“Sticks and stones may break my bones, but words will never hurt me.”
This might be the biggest lie that we teach children. Words wound deeply and can stick with us for years.
I was pondering this on my way to teach P.E. to 5th-8th graders the other day. My first class of the day is 6th grade and my son is in that class. Trying to be funny about not liking the activity we were doing, he said something that hit on my biggest insecurity and took the wind out of my sails. Words hurt.
I’ve seen people I trusted say hurtful things about my family, labeling and accusing, demeaning and laying us bare. Words that cut deeply and left us raw and exposed. Words that are still trying to heal. Words hurt.
I’ve watched my daughter’s anxiety rise as a result of the careless words spoken impulsively by kids she considered her friends. Words hurt.
Words can also heal.
I’ve watched my daughter radiate joy when her brother compliments her on something she has done that is really important to her. Words heal.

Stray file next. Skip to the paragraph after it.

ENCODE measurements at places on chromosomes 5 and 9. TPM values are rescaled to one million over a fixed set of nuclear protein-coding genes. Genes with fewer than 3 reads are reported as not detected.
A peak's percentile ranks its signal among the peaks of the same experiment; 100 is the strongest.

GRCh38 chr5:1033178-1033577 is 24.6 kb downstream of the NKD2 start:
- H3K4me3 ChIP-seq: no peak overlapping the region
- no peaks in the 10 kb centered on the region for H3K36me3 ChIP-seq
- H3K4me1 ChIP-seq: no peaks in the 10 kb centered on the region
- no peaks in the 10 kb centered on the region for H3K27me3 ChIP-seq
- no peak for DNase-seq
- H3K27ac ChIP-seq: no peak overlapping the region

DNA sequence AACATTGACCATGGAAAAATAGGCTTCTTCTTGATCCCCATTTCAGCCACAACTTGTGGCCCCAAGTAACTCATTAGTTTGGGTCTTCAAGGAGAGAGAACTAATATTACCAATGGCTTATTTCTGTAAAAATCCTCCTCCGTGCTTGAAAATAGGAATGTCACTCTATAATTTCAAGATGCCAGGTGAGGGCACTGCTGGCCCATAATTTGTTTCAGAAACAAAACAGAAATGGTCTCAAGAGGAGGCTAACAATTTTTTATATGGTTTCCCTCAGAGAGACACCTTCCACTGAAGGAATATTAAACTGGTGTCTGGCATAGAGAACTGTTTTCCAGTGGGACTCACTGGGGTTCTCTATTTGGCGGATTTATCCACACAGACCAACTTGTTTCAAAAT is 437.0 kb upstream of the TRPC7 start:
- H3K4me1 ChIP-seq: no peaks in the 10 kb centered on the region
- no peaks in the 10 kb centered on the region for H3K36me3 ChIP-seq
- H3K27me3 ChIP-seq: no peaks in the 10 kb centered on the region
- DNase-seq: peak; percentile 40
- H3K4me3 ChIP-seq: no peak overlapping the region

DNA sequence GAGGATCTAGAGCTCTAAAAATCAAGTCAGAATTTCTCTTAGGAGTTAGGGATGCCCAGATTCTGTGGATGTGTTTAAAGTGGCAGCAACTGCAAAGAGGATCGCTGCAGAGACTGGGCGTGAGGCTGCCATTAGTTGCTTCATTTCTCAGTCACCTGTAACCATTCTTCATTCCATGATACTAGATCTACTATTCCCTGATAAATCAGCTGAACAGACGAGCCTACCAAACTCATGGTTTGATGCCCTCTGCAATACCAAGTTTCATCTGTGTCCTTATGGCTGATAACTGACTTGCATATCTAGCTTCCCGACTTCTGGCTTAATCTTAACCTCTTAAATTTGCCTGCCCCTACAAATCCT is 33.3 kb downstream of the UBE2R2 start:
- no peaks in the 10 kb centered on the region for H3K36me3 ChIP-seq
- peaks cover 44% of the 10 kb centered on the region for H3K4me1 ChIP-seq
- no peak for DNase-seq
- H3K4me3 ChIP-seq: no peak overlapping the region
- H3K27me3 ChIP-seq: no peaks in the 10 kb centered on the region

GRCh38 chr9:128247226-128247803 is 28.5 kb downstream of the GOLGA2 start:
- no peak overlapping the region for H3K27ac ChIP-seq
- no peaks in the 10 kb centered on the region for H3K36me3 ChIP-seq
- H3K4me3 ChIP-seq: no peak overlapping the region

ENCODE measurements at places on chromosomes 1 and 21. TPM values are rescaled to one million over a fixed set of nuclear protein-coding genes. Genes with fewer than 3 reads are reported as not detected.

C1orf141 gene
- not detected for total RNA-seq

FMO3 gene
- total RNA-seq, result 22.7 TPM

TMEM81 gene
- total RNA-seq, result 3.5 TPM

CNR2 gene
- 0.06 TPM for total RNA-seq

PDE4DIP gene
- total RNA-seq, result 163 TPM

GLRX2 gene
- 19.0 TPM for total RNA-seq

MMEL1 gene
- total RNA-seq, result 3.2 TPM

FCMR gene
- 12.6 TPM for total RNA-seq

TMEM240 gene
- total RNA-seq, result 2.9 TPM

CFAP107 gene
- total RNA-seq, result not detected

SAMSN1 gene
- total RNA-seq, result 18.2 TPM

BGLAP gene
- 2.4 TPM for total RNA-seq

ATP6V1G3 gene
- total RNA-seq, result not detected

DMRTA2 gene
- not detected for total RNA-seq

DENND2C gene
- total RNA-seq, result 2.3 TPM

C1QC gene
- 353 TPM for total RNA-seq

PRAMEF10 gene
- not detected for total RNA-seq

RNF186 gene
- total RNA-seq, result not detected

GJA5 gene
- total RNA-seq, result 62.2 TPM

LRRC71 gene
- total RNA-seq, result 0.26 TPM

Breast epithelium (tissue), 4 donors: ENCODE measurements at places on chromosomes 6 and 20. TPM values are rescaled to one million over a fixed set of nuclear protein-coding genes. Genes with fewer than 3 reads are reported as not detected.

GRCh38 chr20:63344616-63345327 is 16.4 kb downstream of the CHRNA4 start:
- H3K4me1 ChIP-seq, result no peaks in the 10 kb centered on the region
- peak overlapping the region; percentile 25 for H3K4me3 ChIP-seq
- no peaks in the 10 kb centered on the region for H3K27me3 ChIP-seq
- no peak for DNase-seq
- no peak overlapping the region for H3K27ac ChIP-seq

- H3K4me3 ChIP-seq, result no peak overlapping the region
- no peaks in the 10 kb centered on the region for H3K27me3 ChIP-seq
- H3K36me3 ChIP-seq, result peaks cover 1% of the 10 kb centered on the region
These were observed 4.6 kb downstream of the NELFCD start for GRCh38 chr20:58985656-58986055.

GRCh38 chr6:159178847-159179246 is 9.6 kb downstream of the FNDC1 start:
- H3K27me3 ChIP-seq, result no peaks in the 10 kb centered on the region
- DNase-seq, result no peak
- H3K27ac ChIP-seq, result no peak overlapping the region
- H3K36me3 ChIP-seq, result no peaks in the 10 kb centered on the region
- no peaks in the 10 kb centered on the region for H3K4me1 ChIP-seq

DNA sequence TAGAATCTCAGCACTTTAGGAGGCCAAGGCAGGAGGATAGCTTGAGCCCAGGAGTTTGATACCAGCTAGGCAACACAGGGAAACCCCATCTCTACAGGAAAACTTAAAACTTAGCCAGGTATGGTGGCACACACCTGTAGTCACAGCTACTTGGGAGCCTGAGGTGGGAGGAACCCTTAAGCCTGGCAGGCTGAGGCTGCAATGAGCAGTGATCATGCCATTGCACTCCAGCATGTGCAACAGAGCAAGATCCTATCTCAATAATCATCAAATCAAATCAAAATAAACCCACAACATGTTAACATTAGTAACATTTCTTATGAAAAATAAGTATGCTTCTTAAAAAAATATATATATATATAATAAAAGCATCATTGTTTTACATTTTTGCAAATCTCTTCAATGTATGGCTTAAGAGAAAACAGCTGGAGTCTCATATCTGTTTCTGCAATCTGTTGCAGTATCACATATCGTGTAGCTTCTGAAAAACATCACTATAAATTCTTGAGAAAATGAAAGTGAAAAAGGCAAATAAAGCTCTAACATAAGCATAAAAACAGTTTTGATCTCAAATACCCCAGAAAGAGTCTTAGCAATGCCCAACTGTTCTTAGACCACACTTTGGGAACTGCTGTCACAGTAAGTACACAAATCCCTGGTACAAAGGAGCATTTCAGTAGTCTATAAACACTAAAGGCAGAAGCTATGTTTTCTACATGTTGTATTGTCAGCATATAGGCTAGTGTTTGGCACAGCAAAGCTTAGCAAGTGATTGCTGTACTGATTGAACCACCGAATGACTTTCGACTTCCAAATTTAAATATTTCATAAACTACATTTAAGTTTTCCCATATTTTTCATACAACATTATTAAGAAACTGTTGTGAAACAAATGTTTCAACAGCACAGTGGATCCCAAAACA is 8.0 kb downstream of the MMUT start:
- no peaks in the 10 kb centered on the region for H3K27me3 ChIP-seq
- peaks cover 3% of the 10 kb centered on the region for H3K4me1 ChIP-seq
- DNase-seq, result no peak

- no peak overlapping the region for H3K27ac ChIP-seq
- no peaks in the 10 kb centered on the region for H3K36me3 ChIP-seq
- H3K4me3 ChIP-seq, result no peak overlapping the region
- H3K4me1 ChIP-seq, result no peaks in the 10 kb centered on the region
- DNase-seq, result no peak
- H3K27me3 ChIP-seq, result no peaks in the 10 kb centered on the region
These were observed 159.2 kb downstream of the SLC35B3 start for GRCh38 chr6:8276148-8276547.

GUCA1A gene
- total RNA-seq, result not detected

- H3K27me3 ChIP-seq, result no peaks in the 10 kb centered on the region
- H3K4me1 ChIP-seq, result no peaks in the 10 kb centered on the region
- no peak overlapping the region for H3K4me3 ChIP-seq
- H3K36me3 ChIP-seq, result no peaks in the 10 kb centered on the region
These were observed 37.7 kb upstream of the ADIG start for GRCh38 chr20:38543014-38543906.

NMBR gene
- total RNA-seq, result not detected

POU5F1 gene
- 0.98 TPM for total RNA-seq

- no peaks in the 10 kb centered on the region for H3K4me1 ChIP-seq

I’ve watched my son’s chest expand and smile return as his dad praises his performance and tells him how proud his is of him. Words heal.
I’ve felt acknowledged and affirmed when a new friend has shown genuine care and asked to spend time with me. Words heal.
How are you using your words? Are you using them to lift someone up and encourage them or are you using them to bring others down?
I’m working to pause before speaking and keeping harsh words to myself, because I know how words can hurt.
And I’m choosing to tell someone every day something affirming and encouraging, because I know how words can heal.
“Kind words are like honey — sweet to the soul and healthy for the body.” Proverbs 16:24, NLT